Asthma is a chronic inflammatory lung disease caused due to the airway’s hypersensitive response to allergic stimuli (dust, pollen, pollution, smoke or unhygienic conditions). The allergens cause the narrowing of airway passages making it hard to breathe. Asthma is often passed down in families and precipitated during childhood, but it can also be caused by other things. Not all individuals who possess the altered genes develop asthma. It depends on their exposure to environmental triggers that are capable of provoking airway irritation. Asthma has become a growing problem in today’s generation.
Asthma can be very mild and need little to no medical treatment. In other cases, it may be severe and life-threatening. The National Asthma Education and Prevention Program has classified asthma into mild intermittent asthma, mild persistent asthma, moderate persistent asthma and severe persistent asthma. Severe asthma or status asthmaticus is defined as asthma that is uncontrolled, despite adherence with maximal optimized therapy and treatment of contributory factors or asthma that worsens when high dose treatment is decreased. It is the most serious and life-threatening form of asthma.
What happens in severe asthma?
The classification of “severe asthma” refers to patients who require high-dose inhaled glucocorticoid (GC) to maintain asthma control or who never achieve control despite that treatment.
People with severe asthma struggle to manage their day-to-day activities. They experience a heavy burden of symptoms, exacerbations and medication side effects. The symptoms can be unpredictable and occur during the day and night. If severe asthma symptoms aren’t controlled effectively, it can be very debilitating. Frequent shortness of breath, wheezing, chest tightness and cough interfere with day-to-day living, sleeping and physical activity. Patients often have frightening and unpredictable exacerbations also called asthma attacks or severe flare-ups.
Features of severe asthma
According to NIH guidelines, severe asthma includes the following features
- Symptoms that occur throughout the day
- Being woken up by symptoms, often seven nights per week (in those five years of age and older)
- For children four years of age and younger, being woken up by symptoms on more than one night per week
- Symptoms that require short-acting beta 2-agonist therapy several times per day
- Symptoms that significantly limit a person’s regular activities
- A forced expiratory volume 1 (FEV 1) measurement of less than 60 percent of usual (in those five years of age and older)
What are the signs and symptoms of a severe asthma attack?
The symptoms associated with a severe asthma attack include
- A bluish tint to the lips, face or fingernails
- Feeling the need to stand up or sit to try and breathe more easily
- Feeling confused or agitated
- Being unable to speak in full sentences
- Feeling very short of breath and unable to inhale or exhale fully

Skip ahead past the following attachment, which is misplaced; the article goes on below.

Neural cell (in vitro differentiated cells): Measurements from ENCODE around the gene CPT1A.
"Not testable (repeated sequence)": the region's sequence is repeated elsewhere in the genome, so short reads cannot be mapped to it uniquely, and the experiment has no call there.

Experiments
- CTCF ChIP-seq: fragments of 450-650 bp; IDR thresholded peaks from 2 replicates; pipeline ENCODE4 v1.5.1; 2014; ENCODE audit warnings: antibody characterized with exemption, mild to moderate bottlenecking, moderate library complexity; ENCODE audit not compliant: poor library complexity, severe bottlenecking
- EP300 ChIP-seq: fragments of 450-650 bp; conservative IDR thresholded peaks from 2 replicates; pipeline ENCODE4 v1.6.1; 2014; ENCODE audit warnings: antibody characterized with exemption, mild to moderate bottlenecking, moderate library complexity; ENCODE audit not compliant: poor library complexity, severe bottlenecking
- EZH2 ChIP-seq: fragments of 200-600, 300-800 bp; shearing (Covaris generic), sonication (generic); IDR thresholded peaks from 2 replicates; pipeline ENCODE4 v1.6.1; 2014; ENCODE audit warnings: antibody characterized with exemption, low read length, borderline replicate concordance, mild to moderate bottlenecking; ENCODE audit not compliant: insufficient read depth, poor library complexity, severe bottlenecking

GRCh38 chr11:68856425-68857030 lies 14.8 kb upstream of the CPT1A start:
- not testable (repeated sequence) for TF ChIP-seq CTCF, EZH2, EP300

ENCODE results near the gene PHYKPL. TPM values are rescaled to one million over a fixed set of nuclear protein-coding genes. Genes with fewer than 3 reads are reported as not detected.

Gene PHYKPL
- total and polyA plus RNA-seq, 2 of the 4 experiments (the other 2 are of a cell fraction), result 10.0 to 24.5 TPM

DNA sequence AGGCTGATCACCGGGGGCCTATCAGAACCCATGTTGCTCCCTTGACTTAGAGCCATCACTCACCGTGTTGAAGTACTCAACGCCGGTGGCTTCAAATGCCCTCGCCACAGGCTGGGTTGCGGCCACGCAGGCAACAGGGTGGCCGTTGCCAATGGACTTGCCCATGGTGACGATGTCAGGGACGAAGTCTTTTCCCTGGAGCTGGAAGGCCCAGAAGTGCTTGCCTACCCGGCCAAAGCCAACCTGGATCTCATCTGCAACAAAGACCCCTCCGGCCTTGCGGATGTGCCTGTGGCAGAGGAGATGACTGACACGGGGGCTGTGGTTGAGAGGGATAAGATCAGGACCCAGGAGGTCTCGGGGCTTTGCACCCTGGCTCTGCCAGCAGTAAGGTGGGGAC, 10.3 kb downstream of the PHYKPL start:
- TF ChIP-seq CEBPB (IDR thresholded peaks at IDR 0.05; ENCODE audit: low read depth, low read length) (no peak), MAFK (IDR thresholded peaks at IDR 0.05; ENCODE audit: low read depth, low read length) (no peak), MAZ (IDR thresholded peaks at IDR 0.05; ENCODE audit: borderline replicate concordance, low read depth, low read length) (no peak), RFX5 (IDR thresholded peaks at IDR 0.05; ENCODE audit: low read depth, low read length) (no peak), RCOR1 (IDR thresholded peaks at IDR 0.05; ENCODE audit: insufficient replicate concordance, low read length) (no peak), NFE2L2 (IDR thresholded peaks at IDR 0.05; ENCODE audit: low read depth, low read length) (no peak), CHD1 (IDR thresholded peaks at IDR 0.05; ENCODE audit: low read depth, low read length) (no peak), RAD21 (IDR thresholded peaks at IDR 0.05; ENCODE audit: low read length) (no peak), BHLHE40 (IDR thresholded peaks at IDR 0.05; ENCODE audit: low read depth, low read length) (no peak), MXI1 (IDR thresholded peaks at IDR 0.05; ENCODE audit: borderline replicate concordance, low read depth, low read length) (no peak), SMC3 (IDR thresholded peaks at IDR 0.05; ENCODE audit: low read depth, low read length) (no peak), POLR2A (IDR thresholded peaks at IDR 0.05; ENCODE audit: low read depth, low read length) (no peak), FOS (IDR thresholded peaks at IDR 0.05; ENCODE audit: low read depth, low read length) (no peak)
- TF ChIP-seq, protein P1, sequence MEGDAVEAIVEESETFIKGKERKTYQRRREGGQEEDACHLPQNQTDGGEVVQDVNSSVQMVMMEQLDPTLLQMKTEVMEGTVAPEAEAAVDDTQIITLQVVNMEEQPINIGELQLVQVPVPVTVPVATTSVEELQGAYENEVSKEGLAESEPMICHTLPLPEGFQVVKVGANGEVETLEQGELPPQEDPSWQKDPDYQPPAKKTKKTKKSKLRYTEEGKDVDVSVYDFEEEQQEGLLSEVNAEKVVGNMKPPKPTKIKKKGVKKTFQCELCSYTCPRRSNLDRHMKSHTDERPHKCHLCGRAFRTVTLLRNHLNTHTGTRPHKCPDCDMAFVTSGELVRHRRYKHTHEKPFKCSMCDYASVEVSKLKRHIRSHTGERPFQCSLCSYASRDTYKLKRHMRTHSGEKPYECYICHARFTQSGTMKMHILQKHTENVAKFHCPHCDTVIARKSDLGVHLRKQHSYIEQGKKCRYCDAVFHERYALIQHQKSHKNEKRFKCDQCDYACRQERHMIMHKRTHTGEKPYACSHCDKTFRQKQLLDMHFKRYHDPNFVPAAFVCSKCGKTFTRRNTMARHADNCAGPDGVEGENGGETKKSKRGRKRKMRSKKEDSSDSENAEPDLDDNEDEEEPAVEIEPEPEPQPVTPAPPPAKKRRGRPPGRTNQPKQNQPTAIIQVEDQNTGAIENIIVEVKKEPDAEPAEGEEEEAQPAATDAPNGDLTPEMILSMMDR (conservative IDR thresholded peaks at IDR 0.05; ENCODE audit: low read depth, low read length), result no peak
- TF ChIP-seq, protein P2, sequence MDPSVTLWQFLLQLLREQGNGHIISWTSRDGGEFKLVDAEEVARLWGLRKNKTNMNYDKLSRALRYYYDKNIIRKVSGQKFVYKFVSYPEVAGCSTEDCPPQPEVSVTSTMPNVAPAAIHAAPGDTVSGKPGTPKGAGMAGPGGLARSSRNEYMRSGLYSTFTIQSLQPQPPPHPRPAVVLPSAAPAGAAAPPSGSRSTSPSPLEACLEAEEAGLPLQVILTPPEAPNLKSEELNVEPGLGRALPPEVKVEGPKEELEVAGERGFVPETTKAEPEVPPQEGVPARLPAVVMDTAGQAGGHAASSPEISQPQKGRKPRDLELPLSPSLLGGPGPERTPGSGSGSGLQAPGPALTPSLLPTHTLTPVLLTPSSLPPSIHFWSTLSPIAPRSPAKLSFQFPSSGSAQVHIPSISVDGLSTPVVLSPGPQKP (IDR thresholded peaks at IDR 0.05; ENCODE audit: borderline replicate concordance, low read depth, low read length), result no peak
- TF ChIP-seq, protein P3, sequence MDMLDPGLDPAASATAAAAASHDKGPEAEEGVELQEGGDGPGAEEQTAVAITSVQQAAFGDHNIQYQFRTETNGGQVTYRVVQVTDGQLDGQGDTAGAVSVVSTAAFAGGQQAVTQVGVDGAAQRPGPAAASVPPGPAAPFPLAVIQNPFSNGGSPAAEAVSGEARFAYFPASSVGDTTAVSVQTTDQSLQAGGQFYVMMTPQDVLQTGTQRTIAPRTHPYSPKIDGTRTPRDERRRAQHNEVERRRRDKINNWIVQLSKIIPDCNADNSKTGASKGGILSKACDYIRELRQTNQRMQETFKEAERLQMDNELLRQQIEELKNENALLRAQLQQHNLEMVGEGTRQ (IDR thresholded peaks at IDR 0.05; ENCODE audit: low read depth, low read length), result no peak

- Rapid breathing
- Symptoms that don’t get better even after using a rescue inhaler
How is severe asthma treated?
There is no single treatment or solution as everyone is affected differently. The prescribed medications may be the same for someone who has milder asthma, but the medications may be used at a much higher dose. Treatment of severe asthma focuses on trying to control the symptoms. The patient receives prescribed medication and treatment to manage airway inflammation and to prevent lung damage. They will also be advised to reduce the risk of coming into contact with asthma triggers.
In addition to inhalers to treat and prevent asthma attacks, those who have severe asthma may be prescribed other treatments. Treatment options include the following
- Long-acting bronchodilators (LBAs): These can be added to a preventer inhaler and help keep the airways open for at least 12 hours.
- Leukotriene receptor antagonists (LTRAs): A nonsteroid tablet that helps calm inflamed airways, blocks the effects of leukotrienes (inflammatory molecules) and helps with allergies.
- Long-acting muscarinic receptor antagonists (LAMAs): A form of long-acting bronchodilator that can work for 12 to 24 hours.
- Long-acting beta-agonists (LABAs): Another form of long-acting bronchodilator that is used to relax the muscles in the airways.
- Slow-release theophylline: A nonsteroid tablet that helps to relax the smooth muscles in the airways, enabling air to more easily flow through.
- Short-acting beta 2-agonists: A form of quick relief medication that can be used when asthma symptoms occur.
- Daily steroids: These are prescribed in tablet or liquid form and are a type of anti-inflammatory medicine. They work by helping to reduce sensitivity in the airways.
- Monoclonal antibodies (also called mAbs or biologics): A newer form of medication for severe uncontrolled asthma. They work by blocking the activity of immune system chemicals that trigger airway inflammation.
- Bronchial thermoplasty: In some cases, bronchial thermoplasty might be recommended. Bronchial thermoplasty is delivery of controlled, therapeutic radiofrequency energy to the airway wall. This heats the tissue, reducing the amount of smooth muscle present in the airway wall, and it widens the airways.
Medically Reviewed on 4/12/2021
American Lung Association
American Academy of Allergy Asthma & Immunology
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